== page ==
**Stoichiometric coefficients **are the numbers before an element/compound which indicate the number of moles present. They show the ratio between reactants and products.

Let's start with an example: the reaction of aluminum metal and sulfuric acid.

The unbalanced equation is:

$$Al + H_2SO_4 \rightarrow H_2 + Al_2(SO_4)_3$$

The first step is to count how many of each element we have. On our reactants side, we have 1 mole of aluminum, 2 moles of hydrogen, 1 mole of sulfur, and 4 moles of oxygen. On our product side, we have 2 moles of hydrogen, 2 moles of aluminum, 3 moles of sulfur, and 12 moles of oxygen. For compounds like SO_{4}, it is important to remember to multiply each element by the subscript (the little number outside the parenthesis).

The next step is to pick the first element to balance. For this example, we will use aluminum. Since we only have 1 mole of Al on the reactant side, we multiply it by 2, so we now have:

$$2Al + H_2SO_4 \rightarrow H_2 + Al_2(SO_4)_3$$

Next, let's balance sulfur. Since coefficients are for the entire molecule, we multiply sulfuric acid by 3 to get:

$$2Al + 3H_2SO_4 \rightarrow H_2 + Al_2(SO_4)_3$$

Since the coefficient affects the whole molecule, oxygen is also balanced. However, now we have 6 moles of hydrogen on the left and only 2 on the right. So lastly, we multiply the moles of hydrogen gas by 3 to get the fully balanced equation of:

$$2Al + 3H_2SO_4 \rightarrow 3H_2 + Al_2(SO_4)_3$$

One thing to remember is that stoichiometric coefficients are always whole numbers, no fractions! Also, we always want our coefficients to be as simplified as possible, so if all of them are divisible by the same number, then you should divide them all by that number. Always remember to check if your equation is balanced *first, *or else all of your calculations may be wrong!

After we balance a reaction, we can also utilize stoichiometry to determine the reaction's **yield. **

The **yield **of a reaction is the amount of product made given a certain amount of reactant(s). The **expected yield **is calculated using the balanced equation, while the **actual or experimental yield **is calculated by measuring the actual product made.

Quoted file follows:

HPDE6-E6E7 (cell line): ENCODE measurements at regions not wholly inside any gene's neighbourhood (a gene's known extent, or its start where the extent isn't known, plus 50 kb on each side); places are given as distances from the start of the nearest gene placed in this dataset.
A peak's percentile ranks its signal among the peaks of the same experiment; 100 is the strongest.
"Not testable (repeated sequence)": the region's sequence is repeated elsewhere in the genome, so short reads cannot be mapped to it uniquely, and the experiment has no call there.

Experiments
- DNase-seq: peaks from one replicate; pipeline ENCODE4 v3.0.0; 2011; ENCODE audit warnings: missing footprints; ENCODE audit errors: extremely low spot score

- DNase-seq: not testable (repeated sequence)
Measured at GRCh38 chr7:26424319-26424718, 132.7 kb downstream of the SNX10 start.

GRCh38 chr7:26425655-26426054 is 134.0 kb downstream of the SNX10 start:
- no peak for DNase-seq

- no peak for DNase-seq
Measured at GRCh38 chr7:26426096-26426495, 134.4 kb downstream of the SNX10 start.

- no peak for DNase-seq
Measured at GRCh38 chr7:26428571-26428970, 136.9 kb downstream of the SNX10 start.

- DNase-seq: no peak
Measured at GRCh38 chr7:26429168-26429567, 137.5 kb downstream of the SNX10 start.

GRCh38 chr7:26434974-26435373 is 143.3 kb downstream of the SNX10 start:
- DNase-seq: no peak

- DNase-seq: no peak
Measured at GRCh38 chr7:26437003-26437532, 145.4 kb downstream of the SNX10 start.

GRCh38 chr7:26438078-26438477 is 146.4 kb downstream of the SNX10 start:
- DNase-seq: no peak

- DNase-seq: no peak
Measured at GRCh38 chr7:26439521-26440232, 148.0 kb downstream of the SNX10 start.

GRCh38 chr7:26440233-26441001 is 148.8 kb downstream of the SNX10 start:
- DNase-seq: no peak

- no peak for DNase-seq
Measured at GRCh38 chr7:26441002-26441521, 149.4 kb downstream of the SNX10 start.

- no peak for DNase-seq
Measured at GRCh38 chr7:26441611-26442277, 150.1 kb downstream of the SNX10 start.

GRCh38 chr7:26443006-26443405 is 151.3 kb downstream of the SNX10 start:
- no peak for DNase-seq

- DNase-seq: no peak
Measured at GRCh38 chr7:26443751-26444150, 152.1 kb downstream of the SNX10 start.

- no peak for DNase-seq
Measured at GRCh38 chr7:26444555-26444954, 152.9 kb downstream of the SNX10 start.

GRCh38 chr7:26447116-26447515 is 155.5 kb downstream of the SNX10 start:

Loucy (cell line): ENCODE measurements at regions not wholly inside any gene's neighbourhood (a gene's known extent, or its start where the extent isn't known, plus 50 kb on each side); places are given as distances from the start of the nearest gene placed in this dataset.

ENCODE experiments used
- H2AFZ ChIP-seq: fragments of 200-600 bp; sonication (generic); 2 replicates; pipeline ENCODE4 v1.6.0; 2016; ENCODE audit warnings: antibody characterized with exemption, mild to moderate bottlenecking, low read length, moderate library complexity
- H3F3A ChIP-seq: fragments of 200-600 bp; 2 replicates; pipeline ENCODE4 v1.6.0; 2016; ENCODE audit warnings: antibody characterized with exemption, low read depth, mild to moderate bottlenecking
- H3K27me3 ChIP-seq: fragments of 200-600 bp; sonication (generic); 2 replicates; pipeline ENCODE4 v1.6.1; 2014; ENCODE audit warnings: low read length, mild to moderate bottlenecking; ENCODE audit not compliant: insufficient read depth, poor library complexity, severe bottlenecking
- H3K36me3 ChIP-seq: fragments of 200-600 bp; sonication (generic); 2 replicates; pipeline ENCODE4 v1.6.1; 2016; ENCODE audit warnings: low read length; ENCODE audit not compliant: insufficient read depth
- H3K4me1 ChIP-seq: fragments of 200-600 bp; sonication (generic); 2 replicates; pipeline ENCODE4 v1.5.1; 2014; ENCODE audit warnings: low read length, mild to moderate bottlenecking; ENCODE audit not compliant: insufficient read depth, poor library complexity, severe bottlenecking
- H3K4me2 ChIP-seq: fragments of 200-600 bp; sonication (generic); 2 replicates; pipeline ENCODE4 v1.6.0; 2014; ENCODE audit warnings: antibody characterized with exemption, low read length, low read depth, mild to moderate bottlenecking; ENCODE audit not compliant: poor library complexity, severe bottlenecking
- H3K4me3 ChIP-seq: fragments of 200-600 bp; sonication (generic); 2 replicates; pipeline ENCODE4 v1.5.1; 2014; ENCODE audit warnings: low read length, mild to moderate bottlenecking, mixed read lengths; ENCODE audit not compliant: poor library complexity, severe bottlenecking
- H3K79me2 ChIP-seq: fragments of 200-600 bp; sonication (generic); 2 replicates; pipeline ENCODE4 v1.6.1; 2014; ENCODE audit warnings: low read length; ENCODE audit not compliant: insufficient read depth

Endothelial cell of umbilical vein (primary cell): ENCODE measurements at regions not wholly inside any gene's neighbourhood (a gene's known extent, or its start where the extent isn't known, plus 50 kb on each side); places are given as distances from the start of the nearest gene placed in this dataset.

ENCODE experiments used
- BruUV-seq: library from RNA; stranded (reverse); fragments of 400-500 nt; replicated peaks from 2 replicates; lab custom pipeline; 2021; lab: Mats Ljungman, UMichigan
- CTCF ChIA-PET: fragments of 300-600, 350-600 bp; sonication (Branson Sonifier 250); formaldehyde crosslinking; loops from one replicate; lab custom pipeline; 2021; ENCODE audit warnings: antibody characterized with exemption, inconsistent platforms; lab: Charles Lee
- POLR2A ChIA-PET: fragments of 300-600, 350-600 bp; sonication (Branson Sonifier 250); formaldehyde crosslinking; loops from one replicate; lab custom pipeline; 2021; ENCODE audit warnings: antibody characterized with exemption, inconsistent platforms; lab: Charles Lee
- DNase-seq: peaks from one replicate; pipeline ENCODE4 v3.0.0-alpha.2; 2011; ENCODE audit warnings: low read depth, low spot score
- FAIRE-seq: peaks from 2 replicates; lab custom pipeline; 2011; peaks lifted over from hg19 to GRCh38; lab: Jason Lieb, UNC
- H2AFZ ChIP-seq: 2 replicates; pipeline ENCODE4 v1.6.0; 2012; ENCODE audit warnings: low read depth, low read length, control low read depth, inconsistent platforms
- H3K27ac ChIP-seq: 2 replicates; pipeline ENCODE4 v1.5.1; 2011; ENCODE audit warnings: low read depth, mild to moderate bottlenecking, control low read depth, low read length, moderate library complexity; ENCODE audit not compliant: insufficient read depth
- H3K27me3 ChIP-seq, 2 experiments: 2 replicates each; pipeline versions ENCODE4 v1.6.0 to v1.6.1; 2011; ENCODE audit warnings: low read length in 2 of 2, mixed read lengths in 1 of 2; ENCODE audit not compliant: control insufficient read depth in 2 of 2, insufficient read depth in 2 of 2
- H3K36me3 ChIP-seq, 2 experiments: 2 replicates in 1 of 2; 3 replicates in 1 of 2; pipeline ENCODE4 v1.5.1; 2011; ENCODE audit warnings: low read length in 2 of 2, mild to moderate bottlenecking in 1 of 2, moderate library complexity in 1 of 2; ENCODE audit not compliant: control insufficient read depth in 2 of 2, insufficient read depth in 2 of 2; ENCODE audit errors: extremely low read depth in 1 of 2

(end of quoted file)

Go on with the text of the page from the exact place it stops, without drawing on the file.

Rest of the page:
Determining a reaction's yield can be critical for an experimenter. If the actual yield is much different from the expected yield, there might have been some significant errors in the experiment that need to be fixed. If the product(s) are needed for another reaction, we can make sure that we are making the amount we need.

We can compare the actual to the expected yield by calculating the **percent error. **The formula for percent error is: $$\text{Percent error}=\frac{|\text{actual-expected}|}{\text{expected}}*100\%$$

All experiments will have some errors, but a very high percent error may mean something went really wrong!

Before we learn how to calculate yield, let's first learn how to convert from grams and/or milliliters to moles.

When performing an experiment, we typically measure our reactants using grams (solids) and milliliters (liquids). However, our chemical equations use molar ratios. So to utilize our equation, we need to convert these measurements to moles.

**How many moles of sulfur is 6.0 g?**

To convert from g to mol, we must use the **molar mass. **The molar mass of sulfur is** **32.06 g/mol.

$$\frac{6.0\,\cancel{g}}{32.06\frac{\cancel{g}}{mol}}=0.19\,mol$$

Here we see that grams cancel, so only moles are left

Now for liquids, we need to use the **density** as well.

**How many moles of acetone is 62.0 mL? **

The density of iodine is 0.791 g/mL and the molar mass is 58.08 g/mol.

We need to first multiply the milliliter amount by the density so we are in grams. Then we can divide by the molar mass to get the molar amount.

$$62.0\,\cancel{mL}*\frac{0.791\,g}{\cancel{mL}}=49.0\,g$$

$$\frac{49.0\,\cancel{g}}{\frac{58.08\,\cancel{g}}{mol}}=0.844\,mol$$

So now that we know how to calculate moles, we can now learn how to calculate yield

**How many grams of aluminum sulfate are produced from 12.6g of aluminum?**

The equation is:

$$2Al + 3H_2SO_4 \rightarrow 3H_2 + Al_2(SO_4)_3$$

Firstly, we need to convert from grams to moles:

$$\frac{12.6\,g}{\frac{26.98\,g}{mol}}=0.467\,mol$$

From our equation, we see that 2 mols of aluminum produces 1 mol of aluminum sulfate. So to convert:

$$0.467\,mol\,\cancel{Al}*\frac{1\,mol\,Al_2(SO_4)_3}{2\,mol\,\cancel{Al}}=0.234\,mol\,Al_2(SO_4)_3$$

Lastly, we have to convert back from moles to grams. The molar mass of aluminum sulfate is 342.15 g/mol

$$0.234\,\cancel{mol}*\frac{342.15\,g}{\cancel{mol}}=80.1\,g$$

The ratios in our chemical equation only work with mol, so make sure to convert every time!

We can also use our balanced equation to determine the quantity of reactants we need to gain a specific yield. This is especially useful when materials are expensive or scarce, as we want to avoid wasting reactants!